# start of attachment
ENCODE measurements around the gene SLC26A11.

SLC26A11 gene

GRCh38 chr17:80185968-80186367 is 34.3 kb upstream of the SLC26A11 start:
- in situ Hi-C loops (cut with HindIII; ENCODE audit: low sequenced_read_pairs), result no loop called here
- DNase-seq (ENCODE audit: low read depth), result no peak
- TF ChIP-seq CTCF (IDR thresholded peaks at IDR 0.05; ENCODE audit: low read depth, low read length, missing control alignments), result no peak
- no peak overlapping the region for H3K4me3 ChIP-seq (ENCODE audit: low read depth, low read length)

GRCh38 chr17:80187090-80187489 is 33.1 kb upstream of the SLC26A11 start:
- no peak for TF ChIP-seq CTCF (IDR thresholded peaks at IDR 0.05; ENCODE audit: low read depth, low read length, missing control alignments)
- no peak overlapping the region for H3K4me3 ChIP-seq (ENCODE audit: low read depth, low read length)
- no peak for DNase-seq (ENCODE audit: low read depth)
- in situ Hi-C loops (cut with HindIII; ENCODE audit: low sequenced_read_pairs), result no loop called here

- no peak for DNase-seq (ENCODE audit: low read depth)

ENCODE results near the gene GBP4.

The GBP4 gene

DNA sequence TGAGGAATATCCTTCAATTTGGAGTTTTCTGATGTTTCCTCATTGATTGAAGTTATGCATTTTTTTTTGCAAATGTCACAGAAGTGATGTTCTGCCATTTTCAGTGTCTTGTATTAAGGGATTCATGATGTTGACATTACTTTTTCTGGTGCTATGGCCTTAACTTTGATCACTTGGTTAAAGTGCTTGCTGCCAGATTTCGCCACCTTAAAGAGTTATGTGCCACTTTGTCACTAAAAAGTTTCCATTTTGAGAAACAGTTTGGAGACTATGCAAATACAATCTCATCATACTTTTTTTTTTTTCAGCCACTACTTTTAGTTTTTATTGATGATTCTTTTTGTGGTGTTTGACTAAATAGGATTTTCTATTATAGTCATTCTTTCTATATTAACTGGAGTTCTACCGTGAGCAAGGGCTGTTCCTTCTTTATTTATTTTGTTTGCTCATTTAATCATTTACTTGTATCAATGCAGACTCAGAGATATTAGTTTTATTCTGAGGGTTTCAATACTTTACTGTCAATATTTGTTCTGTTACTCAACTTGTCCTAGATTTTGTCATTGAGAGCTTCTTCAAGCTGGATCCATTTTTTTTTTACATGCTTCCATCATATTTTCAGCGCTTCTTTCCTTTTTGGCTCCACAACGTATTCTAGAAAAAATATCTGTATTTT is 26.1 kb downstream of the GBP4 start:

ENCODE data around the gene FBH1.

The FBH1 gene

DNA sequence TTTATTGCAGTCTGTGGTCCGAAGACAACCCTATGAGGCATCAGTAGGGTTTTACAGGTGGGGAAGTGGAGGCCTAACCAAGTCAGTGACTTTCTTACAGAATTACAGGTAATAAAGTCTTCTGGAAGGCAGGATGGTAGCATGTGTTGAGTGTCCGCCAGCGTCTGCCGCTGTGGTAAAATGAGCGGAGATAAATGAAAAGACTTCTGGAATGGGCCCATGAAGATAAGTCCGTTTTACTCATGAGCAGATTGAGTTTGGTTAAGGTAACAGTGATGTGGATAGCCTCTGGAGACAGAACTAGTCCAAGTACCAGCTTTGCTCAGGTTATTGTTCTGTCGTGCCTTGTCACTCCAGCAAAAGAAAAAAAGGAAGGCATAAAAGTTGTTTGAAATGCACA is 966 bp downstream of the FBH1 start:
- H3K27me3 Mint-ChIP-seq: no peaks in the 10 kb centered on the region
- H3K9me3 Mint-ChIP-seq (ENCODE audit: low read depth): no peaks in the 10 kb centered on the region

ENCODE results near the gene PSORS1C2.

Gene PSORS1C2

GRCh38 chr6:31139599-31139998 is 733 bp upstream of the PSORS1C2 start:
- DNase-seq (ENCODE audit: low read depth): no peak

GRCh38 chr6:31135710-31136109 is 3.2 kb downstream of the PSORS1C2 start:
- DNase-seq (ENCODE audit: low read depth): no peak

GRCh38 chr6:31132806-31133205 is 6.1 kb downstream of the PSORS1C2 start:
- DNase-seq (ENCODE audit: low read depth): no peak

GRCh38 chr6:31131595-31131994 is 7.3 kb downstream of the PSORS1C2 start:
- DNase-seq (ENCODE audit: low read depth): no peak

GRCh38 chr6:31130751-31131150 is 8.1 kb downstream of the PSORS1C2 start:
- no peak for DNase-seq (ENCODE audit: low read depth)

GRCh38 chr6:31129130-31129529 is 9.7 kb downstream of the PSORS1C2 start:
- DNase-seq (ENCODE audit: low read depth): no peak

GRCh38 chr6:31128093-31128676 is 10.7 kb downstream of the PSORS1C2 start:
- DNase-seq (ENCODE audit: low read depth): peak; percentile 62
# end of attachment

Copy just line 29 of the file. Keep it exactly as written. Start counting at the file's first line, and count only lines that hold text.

- DNase-seq (ENCODE audit: low read depth): no peak